Overall, the Teko Summit Midweight socks are doing very well for me. I had a small problem with the extra toe space at first but it is not a problem once I start walking. I also had a problem when wearing work boots and the extra material would bunch up around my toes. I solved this by folding the top of the socks down over the top of the boots. The socks always provide good cushioning for my feet, whether dry or wet.



During the last two months I've worn the Teko Summit socks for twelve trail work days, six day hikes and one short overnight backpack trip.

I wore the socks under high leather boots for all the trail work. The trail work days were partly in an area known as Sterling Marsh in the Manistee National Forest (MNF) about 65 miles (105 km) southwest of Traverse City and partly in the Pere Marquette State Forest (PMSF) about 25 miles (40 km) southeast of Traverse City and along the Manistee River. The Sterling Marsh area is, of course, relatively flat, often wet and muddy. The new trail along the Manistee River is mostly on a plateau overlooking the river valley but we crossed six creeks along the way. At each creek we had to cut the trail down the slope to the creek elevation, build a bridge, and then cut the trail along the slope back to the top. These slope areas are mostly in clay slopes which are muddy in our rainy fall weather.We've had a few days of rain in each area while working but most days have been sunny and relatively cool.

I wore the Teko socks under trail runner shoes for all the day hikes as well as the one backpacking hike. All my hikes have been in the PMSF, mostly on relatively flat terrain. I hiked all day in steady rain on two hikes while most hikes were cool and pleasant with sunny skies. Oddly enough the warmest hike was the backpacking overnight on November 8 and 9. The temperature got up to 70 F (21 C) before it finally started to cool down for the night.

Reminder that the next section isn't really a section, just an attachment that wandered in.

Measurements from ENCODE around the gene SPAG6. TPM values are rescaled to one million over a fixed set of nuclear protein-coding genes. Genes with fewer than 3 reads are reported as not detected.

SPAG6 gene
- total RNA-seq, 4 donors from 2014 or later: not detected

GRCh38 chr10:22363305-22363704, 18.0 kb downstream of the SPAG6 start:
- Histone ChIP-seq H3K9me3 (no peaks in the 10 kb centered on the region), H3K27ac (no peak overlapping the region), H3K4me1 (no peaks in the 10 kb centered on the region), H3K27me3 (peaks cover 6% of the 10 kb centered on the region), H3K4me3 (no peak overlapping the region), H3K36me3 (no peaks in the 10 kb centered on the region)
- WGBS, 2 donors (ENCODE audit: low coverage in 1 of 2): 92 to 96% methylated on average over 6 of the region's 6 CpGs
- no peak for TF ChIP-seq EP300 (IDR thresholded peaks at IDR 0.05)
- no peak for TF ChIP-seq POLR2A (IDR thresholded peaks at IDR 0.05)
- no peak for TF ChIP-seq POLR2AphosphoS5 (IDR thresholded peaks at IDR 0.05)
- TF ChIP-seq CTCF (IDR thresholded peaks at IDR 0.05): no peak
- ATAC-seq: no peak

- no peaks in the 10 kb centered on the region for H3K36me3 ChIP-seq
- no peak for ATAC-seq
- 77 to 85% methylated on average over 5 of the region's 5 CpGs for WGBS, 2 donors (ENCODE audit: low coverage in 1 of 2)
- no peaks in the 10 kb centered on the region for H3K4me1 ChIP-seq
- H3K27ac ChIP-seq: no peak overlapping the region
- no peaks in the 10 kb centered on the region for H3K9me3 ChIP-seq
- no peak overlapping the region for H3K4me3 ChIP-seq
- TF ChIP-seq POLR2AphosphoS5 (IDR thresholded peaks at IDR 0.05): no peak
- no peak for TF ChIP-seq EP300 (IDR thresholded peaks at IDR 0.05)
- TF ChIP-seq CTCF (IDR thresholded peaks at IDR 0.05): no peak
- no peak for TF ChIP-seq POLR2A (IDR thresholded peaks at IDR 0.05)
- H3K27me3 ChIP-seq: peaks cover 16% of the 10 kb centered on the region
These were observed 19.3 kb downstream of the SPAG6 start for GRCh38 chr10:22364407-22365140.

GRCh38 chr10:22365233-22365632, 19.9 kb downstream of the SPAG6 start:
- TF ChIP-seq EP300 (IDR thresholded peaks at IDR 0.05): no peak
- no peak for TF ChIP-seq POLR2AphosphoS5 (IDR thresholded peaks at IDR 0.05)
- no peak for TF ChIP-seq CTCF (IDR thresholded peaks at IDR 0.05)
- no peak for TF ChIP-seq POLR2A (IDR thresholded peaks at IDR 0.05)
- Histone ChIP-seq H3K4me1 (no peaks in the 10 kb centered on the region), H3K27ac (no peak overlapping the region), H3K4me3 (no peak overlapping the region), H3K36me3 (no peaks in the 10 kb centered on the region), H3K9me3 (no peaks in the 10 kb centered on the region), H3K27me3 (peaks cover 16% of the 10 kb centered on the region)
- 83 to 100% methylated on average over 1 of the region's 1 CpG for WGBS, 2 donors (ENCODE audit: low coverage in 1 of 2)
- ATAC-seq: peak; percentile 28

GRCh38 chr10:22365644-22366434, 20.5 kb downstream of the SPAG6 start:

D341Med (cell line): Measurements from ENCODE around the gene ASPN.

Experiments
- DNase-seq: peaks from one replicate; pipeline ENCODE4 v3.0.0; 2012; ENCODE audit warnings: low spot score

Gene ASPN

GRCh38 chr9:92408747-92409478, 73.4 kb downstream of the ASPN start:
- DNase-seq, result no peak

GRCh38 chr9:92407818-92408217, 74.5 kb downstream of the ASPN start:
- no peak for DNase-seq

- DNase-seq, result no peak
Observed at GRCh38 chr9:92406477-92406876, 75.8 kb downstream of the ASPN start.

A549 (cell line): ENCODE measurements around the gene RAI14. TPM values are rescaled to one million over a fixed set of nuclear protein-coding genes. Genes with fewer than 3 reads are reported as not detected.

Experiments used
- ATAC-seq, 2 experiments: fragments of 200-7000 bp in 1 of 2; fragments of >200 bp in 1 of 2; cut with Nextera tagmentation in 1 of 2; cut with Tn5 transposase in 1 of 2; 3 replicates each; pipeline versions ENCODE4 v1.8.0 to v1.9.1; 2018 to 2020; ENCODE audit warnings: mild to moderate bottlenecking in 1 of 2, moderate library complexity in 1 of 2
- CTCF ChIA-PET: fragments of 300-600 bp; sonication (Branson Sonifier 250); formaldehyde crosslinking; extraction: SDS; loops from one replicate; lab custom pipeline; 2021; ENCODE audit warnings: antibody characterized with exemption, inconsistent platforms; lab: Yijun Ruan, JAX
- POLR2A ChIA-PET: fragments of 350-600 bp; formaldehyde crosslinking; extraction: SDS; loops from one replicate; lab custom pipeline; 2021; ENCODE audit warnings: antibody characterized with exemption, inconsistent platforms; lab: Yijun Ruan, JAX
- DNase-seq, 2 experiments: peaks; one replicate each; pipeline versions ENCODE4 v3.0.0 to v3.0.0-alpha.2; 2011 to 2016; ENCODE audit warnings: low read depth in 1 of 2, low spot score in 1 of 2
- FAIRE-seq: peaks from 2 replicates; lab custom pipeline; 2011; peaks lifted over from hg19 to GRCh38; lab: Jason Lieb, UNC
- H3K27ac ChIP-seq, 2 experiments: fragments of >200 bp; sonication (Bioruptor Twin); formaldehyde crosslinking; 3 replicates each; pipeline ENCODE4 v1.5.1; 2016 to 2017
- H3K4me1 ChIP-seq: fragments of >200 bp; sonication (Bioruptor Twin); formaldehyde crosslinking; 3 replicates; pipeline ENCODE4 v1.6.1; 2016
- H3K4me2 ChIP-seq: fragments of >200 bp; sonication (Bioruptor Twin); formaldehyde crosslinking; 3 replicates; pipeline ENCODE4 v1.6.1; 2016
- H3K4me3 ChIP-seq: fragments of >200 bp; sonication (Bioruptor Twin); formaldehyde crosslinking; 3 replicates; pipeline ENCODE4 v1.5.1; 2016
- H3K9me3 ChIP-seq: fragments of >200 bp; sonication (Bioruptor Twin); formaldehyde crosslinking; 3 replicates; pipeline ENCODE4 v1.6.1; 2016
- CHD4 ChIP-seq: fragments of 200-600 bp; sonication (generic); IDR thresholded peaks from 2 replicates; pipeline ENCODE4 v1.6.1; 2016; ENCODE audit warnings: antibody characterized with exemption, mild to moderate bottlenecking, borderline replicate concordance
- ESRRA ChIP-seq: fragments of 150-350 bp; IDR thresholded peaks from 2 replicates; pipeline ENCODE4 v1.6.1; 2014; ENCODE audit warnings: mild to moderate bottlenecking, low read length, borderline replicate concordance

Overall, the Teko Summit socks have done pretty well for me. Each time they are washed they seem to go back to the original size, which is a little too roomy for me. After I wear the socks for a few hours they seem to fit all right. I think these socks would fit better if I had larger volume feet. With the trail running shoes I wear for hiking the socks give me no problems after I wear tham for an hour. The few times I have gotten shoes, socks and feet very wet the socks were still comfortable. When I wear work boots I've found it necessary to fold the tops of the socks down over the boot tops. Otherwise the extra volume wraps around my toes.


The Teko Summit socks are well made midweight hiking socks. I can wear the same pair for several days of trail work and hiking and the socks retain their loft and comfort. I have nothing really negative so say about these socks. The only problem I have is the excess volume of the socks. While writing this part of the report I began to wonder if I should just wear a smaller size with these socks. I will continue to wear these Teko Summit midweight socks for much of my hiking. I will also order the next smaller size just to see if they will fit better without the excess toe room. I have three other models of Teko socks which all fit very well.

This concludes my Long Term Report.

I would like to thank Teko and for the opportunity to use and test these socks.

This report was created with the Report Writer Version 1.5 Copyright 2009. All rights reserved.